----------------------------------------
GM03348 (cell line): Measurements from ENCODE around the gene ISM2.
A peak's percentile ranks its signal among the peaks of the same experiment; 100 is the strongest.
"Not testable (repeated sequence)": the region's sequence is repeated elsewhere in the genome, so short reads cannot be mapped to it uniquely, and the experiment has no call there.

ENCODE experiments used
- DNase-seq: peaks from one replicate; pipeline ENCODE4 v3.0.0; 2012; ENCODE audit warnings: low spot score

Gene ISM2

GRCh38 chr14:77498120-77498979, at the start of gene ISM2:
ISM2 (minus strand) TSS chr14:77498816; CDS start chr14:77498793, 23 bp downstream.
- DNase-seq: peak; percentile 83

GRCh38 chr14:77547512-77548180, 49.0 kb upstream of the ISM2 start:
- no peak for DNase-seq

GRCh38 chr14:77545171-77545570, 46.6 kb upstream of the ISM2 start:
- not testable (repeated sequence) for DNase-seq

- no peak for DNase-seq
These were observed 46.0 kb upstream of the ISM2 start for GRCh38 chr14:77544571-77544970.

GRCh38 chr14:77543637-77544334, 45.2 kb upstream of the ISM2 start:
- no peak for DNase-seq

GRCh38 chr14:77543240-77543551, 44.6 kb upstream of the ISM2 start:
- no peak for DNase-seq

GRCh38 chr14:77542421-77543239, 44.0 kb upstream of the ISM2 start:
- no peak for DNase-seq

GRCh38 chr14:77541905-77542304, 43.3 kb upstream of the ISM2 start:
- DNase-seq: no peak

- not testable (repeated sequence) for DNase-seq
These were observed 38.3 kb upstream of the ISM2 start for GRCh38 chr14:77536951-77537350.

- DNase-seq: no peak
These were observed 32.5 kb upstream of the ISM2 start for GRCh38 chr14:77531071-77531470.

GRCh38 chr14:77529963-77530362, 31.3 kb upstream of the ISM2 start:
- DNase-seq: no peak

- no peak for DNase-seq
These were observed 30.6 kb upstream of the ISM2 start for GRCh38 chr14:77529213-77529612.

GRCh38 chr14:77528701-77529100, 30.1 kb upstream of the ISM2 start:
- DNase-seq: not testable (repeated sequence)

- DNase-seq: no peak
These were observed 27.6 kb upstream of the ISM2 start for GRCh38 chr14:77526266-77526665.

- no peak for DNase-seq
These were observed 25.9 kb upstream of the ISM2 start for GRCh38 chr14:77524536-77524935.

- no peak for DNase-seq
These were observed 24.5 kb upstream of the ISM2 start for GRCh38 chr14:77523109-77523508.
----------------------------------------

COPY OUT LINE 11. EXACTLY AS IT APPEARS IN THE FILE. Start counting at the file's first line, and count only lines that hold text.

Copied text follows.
- no peak for DNase-seq